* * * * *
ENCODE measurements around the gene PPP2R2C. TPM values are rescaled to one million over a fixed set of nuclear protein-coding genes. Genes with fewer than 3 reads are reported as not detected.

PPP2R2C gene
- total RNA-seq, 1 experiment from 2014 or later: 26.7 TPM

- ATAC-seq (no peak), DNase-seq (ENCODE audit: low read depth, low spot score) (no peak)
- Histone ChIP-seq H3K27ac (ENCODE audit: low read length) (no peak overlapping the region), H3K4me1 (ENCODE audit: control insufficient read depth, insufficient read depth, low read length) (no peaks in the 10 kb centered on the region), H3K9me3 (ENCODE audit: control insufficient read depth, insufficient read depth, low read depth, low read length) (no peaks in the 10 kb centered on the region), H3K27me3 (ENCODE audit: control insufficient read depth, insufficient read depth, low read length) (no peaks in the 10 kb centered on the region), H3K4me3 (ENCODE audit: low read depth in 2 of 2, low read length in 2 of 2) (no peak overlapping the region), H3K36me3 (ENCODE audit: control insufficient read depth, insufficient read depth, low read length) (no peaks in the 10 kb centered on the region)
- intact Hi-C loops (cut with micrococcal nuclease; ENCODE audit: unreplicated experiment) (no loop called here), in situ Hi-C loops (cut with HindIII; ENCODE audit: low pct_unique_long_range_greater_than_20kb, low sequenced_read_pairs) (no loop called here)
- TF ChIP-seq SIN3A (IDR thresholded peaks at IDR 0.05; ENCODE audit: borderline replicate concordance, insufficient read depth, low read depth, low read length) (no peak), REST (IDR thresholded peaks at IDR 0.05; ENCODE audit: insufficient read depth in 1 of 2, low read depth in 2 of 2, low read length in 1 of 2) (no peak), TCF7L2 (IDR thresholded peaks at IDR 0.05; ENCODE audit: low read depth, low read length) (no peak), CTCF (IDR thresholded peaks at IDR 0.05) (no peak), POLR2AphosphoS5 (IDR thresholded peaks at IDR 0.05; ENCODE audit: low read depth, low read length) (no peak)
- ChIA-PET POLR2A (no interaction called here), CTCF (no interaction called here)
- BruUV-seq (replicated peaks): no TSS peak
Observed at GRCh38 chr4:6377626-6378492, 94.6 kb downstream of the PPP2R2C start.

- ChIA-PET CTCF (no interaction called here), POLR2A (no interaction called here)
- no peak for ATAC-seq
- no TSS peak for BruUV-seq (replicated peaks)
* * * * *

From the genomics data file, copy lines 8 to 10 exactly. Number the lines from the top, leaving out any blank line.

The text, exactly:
- ChIA-PET POLR2A (no interaction called here), CTCF (no interaction called here)
- BruUV-seq (replicated peaks): no TSS peak
Observed at GRCh38 chr4:6377626-6378492, 94.6 kb downstream of the PPP2R2C start.